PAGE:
This is the second of two posts this month on exploring the anatomy of the Upper Limb, and, more generally, the great resource known as Massive Open Online Courses.
As I made my way through the Upper Limb course on edX, I discovered a topic of conversation that is likely relevant to pretty much anyone that’ll ever read this. So, it seems like a good use of my time and yours.
While learning about the general anatomy of the upper limb, I first discovered why the course was called the “upper limb” in the first place. Why can’t we just say we’re learning about the arm? Because, of course, that would be improper.
The arm only runs from the shoulder to the elbow, where the humerus (bone) lies. Then, as the humerus splits into the radius and ulna, the forearm is the segment from the elbow to the wrist. Oh, and here’s my favorite fact of all. Your wrist is not where you think it is.
Yeah, that red circle above on your “palm” is where your wrist resides. And within it are eight small bones. And running through those eight small bones is the medial nerve. And this is where we start learning things more relevant to our daily lives.
Carpal Tunnel Syndrome
Out of all the nerves and arteries that run down to the hand, the medial nerve is the only one that decided to take a shortcut and run straight through the wrist.
Of course, it couldn’t predict the trap it was running into and the little tunnel it would make infamous in doctor offices around the country. Oh, not to mention, it’s placement is the reason we have any feeling in our first four digits (all but the pinky), so I guess it knew where it was going.
It’s ironic writing about this topic because typing on a keyboard is one of the most common causes of it. If your eyes happened to miss all the blatant signs of today's topic, we’re talking about Carpal Tunnel Syndrome.
Yes, that painful, nagging annoyance the Mayo Clinic plainly states “there are no proven strategies to prevent.” Of course, they try to do the whole “but there’s good news!” follow-up by saying there’s ways to minimize its effects. They have to keep you on the site somehow.
In all seriousness though, I guess we should happily oblige by their rules of governance, since they kindly passed on suggesting we should all get rid of our computers. So, what can we do to “minimize” this slow onslaught of pain?
Why is Carpal Tunnel Syndrome Painful?
Let’s first develop an understanding of why this pain occurs in the first place. Remember that convenient nerve running through your wrist?
As you make those itty bitty movements with your fingers all day, typing away at your keyboard, you are putting your median nerve in a high stress environment. Over time, as the wrist and nerve are compressed, you’ll begin experiencing tingling sensations, numbness, and a weakening grip.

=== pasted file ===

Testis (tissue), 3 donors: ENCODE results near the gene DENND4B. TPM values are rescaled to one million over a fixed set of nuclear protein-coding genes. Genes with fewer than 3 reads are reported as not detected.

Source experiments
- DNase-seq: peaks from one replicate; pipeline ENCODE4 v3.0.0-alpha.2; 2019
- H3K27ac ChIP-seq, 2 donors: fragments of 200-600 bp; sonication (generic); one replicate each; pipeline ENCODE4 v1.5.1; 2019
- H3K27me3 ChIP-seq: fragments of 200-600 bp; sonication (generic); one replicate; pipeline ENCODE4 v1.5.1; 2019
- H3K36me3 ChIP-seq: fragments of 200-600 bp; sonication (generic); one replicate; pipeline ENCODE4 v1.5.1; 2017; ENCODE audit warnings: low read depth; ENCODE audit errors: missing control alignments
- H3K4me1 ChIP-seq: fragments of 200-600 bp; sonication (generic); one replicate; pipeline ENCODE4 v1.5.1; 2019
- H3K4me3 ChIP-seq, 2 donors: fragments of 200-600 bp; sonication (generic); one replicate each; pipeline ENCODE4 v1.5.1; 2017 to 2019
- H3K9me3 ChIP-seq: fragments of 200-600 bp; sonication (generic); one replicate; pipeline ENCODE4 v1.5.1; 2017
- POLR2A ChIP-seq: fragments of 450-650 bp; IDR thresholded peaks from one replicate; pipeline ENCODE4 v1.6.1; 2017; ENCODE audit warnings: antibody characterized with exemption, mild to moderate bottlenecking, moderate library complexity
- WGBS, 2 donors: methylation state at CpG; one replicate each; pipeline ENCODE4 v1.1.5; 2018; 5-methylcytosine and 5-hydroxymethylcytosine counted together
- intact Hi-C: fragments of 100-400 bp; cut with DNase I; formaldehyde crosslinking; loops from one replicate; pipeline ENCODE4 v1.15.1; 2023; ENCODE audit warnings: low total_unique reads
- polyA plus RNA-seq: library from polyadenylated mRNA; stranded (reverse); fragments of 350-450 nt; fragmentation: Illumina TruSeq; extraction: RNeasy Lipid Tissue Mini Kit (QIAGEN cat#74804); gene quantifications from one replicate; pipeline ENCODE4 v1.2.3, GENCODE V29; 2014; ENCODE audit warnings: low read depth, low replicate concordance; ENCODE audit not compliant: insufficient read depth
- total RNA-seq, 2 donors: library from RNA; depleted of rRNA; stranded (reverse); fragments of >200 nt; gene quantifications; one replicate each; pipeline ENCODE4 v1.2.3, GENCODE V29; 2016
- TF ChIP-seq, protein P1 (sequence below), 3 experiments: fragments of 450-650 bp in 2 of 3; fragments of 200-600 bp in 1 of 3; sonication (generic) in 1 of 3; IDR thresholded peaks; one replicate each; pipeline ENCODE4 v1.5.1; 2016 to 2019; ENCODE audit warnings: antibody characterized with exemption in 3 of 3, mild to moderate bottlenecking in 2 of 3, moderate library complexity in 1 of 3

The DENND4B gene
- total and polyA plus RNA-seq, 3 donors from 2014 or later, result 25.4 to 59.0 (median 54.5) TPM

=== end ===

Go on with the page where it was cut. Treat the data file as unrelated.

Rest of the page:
If you decide to go the macho route, or have an unhealthy fear of your boss, and try to “push through the pain,” you could be looking at permanent nerve damage, disability, and loss of hand function.
I’m sure you don’t want that to happen, and I’d be willing to bet you don’t really care for those other symptoms either. So, once again, what can we do about this?
How to Minimize Carpal Tunnel Syndrome
One thing most people are pretty good at is having horrible posture. As such, this is a great place to start.
Have you ever thought about how you type on a keyboard? The position of your hands, wrists, elbows, shoulders? Neither have I.
I’m too busy trying to break the land speed record as I furiously type that not so important email. For the record, I’m actually probably one of the slowest typists who was born in the 1990s. Not to brag or anything (about being born in the 90s, not the typing).
Now, what is the “proper” way to type? No, Mavis Beacon, this isn’t about you. This is about ergonomics.
The more specific question is how should we set up our work stations (at home and in the office) to keep those wrists happy? I’m certainly no expert on the topic, so here is what the folks at verywell.com have to say:
- Don’t Contort—anytime you need to do a key combination that involves holding down one key and pressing another, use both hands.
- Keep Wrists Neutral—your wrists should not be bent outward toward your pinky nor inward toward your thumb.
- Don’t Rest Your Wrists—your hands should float above the keyboard, allowing your fingers to find the right keys by moving your whole arm.
- Keyboard Placement—place your keyboard below your elbows
- Monitor Placement—place your monitor at eye level and an arm’s length away
- Support your back—more on this here
- Check Your Feet—Place your feet squarely on the floor
- Rest—Turn your hands (knuckles on the table) over when pausing at the keyboard
After doing a quick self assessment, I do absolutely none of these things. As a writer at my day job and in my free time, I’m accepting this as a challenge, Barney Stinson style. However, I’m not going to write about it because that would be quite boring and far too ironic. Instead, I want you to imagine my perfectly ergonomic self when you read my next post.
How Did We Get Here?
This month was the perfect example of what I find so enjoyable about taking on monthly challenges of all shapes and sizes. I went from thinking I’d dig into mobility in the joints to making an even more relevant discovery to my day to day life.
Now, every time I sit down at my computer, I’ll have this golden nugget of information floating in my head, and I can mindfully make adjustments as my bad habits return. I hope you found this information useful as well.
I would love to know if you have any experience making these ergonomic adjustments in your daily life. And, if you have any medical knowledge and would like to add to my limited understanding, the community would greatly appreciate it! Until next time, folks.